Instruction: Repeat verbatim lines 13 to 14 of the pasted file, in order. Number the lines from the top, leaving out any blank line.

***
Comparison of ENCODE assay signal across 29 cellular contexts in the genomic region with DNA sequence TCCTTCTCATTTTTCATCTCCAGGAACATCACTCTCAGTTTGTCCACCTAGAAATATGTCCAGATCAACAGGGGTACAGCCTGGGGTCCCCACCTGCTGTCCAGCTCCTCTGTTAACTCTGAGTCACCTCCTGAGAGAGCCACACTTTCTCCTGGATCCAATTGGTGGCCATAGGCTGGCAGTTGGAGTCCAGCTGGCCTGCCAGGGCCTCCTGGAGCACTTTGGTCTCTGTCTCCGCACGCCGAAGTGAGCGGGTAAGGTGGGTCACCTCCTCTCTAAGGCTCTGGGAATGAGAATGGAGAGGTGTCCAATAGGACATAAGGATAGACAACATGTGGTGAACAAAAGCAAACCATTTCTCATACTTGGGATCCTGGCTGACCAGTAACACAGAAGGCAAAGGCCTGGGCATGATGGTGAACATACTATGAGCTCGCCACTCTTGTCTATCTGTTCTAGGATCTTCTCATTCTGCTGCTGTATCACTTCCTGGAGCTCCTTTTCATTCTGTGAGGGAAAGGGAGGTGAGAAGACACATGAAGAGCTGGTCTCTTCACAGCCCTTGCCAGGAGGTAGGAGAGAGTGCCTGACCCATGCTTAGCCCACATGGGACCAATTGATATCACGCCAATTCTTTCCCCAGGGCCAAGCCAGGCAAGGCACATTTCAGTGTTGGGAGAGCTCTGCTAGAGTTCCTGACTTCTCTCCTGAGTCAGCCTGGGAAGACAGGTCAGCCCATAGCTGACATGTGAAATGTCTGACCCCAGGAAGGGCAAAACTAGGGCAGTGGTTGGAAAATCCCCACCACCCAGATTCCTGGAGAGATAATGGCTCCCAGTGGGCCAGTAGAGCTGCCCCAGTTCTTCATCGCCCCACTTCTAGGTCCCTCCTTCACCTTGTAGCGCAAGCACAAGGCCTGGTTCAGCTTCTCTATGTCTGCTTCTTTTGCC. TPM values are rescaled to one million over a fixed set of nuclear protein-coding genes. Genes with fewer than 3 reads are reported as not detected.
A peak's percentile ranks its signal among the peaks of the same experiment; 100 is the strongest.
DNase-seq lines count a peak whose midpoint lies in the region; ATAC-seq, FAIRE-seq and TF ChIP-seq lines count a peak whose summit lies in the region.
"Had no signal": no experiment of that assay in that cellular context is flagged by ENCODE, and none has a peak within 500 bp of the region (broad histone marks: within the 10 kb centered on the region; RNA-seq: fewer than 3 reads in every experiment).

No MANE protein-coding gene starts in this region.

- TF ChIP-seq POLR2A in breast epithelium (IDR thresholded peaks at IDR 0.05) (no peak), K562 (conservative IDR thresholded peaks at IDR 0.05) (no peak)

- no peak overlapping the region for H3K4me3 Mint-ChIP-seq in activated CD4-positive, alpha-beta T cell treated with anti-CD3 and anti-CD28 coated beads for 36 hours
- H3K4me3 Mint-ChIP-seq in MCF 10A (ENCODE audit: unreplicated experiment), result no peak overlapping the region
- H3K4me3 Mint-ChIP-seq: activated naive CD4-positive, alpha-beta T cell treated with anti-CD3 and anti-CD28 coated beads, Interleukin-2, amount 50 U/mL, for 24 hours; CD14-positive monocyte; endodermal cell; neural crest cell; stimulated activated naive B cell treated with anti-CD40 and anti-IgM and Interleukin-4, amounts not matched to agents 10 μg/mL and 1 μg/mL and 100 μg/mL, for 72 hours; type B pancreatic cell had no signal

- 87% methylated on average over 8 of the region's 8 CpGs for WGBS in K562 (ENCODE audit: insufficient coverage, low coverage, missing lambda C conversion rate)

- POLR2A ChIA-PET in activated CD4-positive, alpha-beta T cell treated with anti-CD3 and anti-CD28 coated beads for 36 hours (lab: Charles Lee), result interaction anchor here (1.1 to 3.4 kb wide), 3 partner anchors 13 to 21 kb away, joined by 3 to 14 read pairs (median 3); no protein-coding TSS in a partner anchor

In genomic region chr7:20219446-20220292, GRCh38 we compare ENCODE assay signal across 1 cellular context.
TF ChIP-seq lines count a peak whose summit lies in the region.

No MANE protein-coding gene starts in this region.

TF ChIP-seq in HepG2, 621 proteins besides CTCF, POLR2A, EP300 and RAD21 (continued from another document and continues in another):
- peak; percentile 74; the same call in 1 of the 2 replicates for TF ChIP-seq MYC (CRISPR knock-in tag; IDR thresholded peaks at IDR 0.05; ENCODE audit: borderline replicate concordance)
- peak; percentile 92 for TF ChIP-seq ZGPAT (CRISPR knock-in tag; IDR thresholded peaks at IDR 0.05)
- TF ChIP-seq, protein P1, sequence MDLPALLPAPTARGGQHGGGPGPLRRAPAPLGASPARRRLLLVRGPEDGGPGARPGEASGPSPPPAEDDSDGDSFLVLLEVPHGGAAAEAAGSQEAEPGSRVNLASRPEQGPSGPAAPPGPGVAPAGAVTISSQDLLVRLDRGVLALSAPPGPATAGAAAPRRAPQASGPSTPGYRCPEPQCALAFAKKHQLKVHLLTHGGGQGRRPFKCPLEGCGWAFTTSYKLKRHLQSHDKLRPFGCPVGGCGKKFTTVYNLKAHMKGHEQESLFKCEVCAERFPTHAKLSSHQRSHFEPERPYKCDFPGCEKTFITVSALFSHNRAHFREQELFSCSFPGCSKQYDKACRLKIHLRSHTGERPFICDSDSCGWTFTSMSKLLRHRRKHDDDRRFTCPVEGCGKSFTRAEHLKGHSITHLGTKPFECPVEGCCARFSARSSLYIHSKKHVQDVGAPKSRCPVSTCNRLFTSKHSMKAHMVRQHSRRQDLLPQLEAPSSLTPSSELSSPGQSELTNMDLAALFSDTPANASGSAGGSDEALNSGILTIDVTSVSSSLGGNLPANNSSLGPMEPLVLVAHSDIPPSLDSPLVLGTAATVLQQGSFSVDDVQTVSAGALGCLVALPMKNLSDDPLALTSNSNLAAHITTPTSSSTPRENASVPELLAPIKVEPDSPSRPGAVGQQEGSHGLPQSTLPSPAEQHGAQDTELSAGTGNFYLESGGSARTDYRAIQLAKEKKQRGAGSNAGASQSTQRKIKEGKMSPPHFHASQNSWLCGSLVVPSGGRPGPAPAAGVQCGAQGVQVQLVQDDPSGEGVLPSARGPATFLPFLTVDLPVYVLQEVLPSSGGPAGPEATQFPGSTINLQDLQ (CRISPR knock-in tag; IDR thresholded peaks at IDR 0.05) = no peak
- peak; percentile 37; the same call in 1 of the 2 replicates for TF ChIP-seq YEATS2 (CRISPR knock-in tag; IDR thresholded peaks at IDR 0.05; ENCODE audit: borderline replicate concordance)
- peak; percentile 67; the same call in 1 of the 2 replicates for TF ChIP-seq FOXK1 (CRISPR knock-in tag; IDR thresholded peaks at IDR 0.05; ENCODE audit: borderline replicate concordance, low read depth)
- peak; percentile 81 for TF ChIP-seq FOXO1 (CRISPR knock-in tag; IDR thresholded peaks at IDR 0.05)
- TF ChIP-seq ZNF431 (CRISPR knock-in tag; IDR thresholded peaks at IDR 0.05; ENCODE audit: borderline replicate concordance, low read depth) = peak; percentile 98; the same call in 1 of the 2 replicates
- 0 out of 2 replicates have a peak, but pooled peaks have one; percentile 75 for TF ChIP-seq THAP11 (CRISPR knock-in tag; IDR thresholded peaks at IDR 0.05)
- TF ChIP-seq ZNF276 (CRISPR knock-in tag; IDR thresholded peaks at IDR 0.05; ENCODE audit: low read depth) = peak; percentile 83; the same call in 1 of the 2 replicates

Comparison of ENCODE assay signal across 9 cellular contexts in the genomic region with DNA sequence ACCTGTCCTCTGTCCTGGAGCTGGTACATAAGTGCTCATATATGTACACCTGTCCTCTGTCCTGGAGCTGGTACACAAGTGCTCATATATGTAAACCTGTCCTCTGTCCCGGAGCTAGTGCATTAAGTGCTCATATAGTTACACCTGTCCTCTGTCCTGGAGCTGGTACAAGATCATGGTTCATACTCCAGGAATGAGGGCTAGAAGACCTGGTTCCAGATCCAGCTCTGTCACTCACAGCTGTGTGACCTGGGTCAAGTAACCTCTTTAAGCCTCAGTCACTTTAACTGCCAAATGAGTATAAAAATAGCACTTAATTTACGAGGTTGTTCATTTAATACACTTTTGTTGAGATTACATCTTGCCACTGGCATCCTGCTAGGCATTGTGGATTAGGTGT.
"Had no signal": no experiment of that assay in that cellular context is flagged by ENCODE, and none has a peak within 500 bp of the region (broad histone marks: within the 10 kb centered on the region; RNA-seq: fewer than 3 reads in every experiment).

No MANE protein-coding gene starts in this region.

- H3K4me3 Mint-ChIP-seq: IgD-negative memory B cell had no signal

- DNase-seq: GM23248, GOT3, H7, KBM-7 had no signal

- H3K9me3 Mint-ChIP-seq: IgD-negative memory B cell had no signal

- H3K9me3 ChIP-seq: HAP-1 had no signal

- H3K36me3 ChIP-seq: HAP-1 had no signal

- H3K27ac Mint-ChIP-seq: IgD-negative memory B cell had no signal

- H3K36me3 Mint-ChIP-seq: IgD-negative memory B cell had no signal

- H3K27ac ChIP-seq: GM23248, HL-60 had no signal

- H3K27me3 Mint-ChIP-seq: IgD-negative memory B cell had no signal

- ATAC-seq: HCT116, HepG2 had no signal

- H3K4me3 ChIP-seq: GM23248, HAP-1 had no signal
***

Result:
TF ChIP-seq lines count a peak whose summit lies in the region.

No MANE protein-coding gene starts in this region.